28C35A49-D00C-4018-A047-1DE1948F3A1A.thumb.jpeg.8c66c4666437ddd83d89212dcf7988e2.jpeg

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1 hour ago, Okanagancook said:

WOW

lobster mushroom?

Porcini, I think

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2 hours ago, chefmd said:

Porcini, I think

 

Looks more like a Baorangia to me.

 

dcarch

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I am definitely not foraging these at all, but today while out in my yard I noticed I have strange mushrooms growing in what is often my tomato patch. I did not plant anything in it this year.  Does anyone recognize these and know if they are poisonous? They smell like dirty feet.  There is another kind I have never seen before out there too, but it started to rain before I could take a picture. 

 

953C2A31-AEF0-4DCC-A497-017C01086602.thumb.jpeg.2eb7e143434668f4c172cdcca1e63acb.jpeg

 

2A292062-C29E-4BF1-86EA-6F76790A1A3A.thumb.jpeg.dddf6192d87a05be58e2511e8efb5b0e.jpeg

 

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15 minutes ago, nonblonde007 said:

You have the Stinkhorn, I was infested with them myself this year.  https://en.wikipedia.org/wiki/Phallus_impudicus

 

Thank you!   I did mulch that plot this year since I was not planting it. Since they are not poisonous I will tell the landscapers to dig them up when they do the fall clean up.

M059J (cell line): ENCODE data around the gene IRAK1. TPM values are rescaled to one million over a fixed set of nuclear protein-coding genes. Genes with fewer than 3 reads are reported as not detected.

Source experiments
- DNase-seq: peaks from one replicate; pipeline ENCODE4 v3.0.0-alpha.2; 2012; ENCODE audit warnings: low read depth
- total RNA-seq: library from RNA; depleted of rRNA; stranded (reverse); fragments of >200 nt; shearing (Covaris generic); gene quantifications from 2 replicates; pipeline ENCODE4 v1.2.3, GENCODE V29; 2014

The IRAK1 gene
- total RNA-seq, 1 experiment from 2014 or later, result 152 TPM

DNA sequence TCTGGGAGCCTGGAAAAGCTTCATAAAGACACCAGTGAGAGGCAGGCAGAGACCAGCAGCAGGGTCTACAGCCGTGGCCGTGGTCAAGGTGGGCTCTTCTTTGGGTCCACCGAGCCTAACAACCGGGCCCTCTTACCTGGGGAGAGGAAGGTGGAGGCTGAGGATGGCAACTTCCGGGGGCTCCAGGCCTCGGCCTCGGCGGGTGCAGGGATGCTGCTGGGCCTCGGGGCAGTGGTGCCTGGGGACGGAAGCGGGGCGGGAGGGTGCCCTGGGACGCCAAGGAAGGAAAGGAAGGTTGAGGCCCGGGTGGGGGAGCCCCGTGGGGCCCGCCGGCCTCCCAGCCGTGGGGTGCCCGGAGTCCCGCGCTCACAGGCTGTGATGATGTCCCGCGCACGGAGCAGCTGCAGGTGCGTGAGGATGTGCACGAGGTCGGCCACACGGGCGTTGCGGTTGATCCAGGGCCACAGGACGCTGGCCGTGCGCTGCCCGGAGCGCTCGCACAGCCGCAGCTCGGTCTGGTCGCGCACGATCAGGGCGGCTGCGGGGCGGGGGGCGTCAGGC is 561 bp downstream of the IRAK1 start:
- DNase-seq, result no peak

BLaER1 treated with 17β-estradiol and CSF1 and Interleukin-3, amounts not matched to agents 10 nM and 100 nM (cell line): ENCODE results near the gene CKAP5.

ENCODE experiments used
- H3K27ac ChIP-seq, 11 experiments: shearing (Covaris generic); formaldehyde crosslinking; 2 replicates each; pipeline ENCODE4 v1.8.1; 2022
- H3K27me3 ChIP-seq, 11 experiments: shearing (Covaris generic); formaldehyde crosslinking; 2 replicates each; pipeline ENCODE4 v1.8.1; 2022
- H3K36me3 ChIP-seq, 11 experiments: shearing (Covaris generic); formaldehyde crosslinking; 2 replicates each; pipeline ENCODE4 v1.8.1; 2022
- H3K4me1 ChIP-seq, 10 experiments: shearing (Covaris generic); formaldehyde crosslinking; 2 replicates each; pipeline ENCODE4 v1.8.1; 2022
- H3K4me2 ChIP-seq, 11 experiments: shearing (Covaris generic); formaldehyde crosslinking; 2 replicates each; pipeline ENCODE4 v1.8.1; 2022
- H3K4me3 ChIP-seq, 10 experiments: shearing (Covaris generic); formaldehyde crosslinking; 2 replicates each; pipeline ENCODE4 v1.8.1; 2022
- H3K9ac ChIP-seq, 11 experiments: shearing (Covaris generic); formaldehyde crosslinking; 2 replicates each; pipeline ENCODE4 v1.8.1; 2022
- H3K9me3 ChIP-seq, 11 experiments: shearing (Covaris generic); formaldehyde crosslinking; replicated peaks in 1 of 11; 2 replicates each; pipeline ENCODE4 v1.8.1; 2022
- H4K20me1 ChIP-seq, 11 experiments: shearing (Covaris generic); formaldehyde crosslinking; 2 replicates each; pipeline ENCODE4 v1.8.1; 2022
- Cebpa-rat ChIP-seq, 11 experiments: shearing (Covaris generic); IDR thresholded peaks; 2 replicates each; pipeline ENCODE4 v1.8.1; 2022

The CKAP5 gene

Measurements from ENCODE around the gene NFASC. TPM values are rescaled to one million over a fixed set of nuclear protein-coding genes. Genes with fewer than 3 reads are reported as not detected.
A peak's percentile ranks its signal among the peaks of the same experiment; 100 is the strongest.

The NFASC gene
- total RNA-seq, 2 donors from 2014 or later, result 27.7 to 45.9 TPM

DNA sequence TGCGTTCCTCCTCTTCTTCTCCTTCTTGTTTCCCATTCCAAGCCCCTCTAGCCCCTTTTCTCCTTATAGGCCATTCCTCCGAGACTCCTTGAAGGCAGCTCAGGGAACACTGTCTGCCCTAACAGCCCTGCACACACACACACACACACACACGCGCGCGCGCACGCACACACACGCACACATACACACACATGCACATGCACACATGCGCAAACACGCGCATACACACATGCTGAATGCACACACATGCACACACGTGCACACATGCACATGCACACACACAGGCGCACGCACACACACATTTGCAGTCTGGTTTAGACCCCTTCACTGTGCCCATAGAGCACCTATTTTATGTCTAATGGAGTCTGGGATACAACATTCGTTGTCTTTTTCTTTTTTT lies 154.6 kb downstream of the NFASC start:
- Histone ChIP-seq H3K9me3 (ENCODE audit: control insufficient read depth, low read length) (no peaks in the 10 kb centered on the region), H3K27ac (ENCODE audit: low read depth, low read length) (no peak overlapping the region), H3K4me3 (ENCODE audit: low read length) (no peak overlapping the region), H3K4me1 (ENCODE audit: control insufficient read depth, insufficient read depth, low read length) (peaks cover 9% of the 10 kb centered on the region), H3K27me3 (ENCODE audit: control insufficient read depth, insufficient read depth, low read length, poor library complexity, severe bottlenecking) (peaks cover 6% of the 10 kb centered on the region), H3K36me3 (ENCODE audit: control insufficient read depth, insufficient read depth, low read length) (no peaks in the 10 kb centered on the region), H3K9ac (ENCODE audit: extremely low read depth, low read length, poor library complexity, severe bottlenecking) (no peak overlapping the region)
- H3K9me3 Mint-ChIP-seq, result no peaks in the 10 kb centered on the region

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3 hours ago, liamsaunt said:

Since they are not poisonous I will tell the landscapers to dig them up when they do the fall clean up. 

 

As noted in the  Wikipedia article @nonblonde007linked to, very closely related species grow here in China. We eat them, but when younger than your example.

 

mushrooms.jpg&key=c5ab42f7f048edf9e94fa4

 

 


Edited by liuzhou (log)
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10 hours ago, liuzhou said:

 

As noted in the  Wikipedia article @nonblonde007linked to, very closely related species grow here in China. We eat them, but when younger than your example.

 

Those look tasty, unlike the ugly ones in my yard!

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I found a patch of prickly pear cactus loaded with fruit (tunas) and have harvested some for the juice.

 

20191111_092120.jpg

 

20191111_100859.jpg

 

I picked about 30 and froze them, with the intent of following instructions given me on the Camping, Princess Style topic here and here. Now they're rinsed and draining for the second step.

 

20191113_110107.jpg

 

@lemniscate chimed in with a steaming operation for the juice instead, here. Next time I'll try that for comparison purposes.

 

So far, the things I've learned are:

1. use metal tongs, not silicone, to harvest the tunas if possible; otherwise you'll spend precious time removing glochids (very, very fine small spines from the fruit) from the silicone when you're done;

2. immediately discard the plastic bag (or box, if you use that instead) into which you collected the tunas, instead of reusing it for something else; otherwise, you'll spend precious time removing those glochids from your fingers.